On my tour of the town in a white pick-up truck, I got to witness the feeding of horses and a donkey. I got to see a Union Pacific railroad line and a gas station operation that services the ranchers who guzzle fuel.

At lunch with family friends, the question was not if we should have steak, of course, but what size steak and how well the steak should be cooked.

Similarly, for families there, it seems the question is not if you should hang an American flag on your house, but how big the flag should be and where the flag should be placed.

There have been many articles over the past few years about the decline of small towns in America. The trend is not limited to the States: cities everywhere are a stronger magnet than ever. Living in a city is a no-brainer for a knowledge worker, but after an afternoon in Limon I appreciated the accoutrements of rural living and wouldn’t mind having a second home in Small Town, USA someday. As a place to sit out in the sun and read, and go to the local high school basketball games, and barbecue steaks.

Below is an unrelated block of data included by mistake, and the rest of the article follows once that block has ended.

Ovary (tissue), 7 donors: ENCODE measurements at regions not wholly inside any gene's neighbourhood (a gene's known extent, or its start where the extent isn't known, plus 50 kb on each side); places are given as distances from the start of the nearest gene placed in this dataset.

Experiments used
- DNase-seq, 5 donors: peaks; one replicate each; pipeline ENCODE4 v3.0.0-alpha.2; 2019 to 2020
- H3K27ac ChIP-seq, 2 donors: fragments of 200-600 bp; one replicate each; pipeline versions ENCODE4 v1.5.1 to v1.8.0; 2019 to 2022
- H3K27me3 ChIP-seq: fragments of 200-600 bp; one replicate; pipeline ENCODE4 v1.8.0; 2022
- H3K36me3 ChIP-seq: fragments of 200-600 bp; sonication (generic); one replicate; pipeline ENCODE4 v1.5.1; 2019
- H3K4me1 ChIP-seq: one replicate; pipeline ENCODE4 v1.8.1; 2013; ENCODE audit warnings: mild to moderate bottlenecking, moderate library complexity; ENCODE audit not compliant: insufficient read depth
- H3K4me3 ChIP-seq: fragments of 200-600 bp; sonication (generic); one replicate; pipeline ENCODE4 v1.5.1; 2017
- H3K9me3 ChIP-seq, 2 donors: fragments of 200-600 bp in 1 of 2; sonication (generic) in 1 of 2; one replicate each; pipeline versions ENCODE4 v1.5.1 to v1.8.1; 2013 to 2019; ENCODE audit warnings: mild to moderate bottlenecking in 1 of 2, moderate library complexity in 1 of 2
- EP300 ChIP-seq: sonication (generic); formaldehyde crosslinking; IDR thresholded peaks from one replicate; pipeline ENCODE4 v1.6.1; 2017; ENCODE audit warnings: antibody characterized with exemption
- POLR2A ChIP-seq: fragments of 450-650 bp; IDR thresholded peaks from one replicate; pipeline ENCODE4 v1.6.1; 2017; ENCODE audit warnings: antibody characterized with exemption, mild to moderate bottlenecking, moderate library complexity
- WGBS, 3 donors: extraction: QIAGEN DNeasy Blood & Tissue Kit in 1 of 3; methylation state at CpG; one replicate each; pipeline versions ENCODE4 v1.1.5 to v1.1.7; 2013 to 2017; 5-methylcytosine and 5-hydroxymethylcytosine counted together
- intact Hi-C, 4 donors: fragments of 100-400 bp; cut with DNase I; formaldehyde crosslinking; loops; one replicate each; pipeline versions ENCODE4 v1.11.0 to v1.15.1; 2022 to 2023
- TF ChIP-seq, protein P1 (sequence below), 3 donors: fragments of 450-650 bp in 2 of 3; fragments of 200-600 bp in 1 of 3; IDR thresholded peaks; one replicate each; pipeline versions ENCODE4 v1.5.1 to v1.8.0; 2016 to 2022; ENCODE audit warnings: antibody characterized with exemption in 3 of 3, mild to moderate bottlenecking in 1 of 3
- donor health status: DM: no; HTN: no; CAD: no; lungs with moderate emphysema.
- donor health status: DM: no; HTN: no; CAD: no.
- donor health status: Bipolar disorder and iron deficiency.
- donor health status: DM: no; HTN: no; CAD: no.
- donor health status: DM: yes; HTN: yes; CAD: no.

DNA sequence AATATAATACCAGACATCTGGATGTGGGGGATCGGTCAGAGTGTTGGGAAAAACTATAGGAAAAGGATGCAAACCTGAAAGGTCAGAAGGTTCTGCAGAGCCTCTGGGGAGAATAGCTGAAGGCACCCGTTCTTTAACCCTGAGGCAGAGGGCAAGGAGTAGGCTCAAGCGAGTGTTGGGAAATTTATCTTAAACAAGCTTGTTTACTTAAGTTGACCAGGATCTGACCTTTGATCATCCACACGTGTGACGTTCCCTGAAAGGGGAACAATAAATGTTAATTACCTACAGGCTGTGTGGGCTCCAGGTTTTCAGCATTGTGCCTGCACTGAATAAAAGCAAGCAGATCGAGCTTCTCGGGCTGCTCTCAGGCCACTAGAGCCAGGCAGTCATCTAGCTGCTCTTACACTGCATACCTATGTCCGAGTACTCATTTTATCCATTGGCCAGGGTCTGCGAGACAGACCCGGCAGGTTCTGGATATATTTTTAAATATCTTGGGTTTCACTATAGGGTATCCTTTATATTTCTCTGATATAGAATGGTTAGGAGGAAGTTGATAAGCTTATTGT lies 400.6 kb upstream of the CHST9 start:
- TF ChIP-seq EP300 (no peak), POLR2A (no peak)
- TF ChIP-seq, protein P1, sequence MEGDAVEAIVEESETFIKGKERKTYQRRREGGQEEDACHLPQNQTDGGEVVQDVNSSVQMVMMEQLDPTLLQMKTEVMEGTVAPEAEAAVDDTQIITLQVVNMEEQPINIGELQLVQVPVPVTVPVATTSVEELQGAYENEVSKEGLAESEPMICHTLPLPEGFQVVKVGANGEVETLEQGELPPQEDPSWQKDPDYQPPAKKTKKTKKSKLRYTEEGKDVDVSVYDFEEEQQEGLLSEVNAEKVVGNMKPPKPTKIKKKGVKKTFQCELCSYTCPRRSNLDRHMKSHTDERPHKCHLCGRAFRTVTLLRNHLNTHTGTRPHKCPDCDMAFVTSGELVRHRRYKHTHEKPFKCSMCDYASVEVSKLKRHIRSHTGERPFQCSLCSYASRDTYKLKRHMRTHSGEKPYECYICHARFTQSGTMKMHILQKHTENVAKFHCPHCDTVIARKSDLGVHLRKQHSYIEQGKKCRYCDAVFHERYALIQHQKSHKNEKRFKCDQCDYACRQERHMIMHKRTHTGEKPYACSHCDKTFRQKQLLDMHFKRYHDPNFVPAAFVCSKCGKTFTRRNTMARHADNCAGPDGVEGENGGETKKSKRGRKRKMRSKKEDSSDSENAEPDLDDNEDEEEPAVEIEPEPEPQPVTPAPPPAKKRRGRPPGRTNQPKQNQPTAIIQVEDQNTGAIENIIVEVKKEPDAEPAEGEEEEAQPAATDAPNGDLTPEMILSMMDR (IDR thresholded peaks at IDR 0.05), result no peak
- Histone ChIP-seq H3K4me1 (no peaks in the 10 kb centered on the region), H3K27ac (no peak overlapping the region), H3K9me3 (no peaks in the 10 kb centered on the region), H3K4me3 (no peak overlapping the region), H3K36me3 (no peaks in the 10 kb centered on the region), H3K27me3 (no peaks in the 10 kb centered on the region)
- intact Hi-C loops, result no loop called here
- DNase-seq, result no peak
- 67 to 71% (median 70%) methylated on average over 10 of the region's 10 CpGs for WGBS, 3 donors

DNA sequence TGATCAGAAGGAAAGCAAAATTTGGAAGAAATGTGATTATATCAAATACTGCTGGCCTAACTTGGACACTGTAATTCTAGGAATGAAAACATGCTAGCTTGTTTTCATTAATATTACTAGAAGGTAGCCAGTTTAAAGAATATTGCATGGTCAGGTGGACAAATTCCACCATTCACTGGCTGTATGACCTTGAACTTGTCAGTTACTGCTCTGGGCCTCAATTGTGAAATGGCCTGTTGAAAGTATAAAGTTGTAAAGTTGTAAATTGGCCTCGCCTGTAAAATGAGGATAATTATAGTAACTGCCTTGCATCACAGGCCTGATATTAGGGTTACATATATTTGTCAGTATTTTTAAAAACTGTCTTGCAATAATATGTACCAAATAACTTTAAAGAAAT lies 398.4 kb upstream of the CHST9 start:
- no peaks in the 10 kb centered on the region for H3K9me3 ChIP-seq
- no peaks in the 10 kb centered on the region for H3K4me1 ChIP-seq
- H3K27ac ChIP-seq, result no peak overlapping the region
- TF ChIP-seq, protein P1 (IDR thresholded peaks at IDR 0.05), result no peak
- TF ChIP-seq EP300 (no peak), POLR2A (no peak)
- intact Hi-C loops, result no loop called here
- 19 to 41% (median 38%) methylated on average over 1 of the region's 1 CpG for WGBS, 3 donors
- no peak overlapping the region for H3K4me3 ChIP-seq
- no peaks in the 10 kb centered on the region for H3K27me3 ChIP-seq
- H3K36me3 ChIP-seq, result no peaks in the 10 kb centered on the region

I drove home to Boulder as the sun set. Me, the setting sun, open plains and open roads. To finish off the Americanism thing, I put pedal to the metal as the quintessential expression of individuality and freedom.

I knew I arrived back in Boulder that evening when I swung by Starbucks to pick up the Sunday newspaper. After completing our transaction, the short, stocky white guy behind the counter said, "Hey, Happy Chinese New Year." I starred back at him quizzically for a second, and then said with a half-kidding grin, "Gung Hay Fat Choy to you."

By Locating Your Start-Up in Silicon Valley, Are You More Likely to Succeed?

New York venture capitalist Fred Wilson, in a blog post and in a private email, asked the question:

Does starting a company in Silicon Valley increase your chances of success?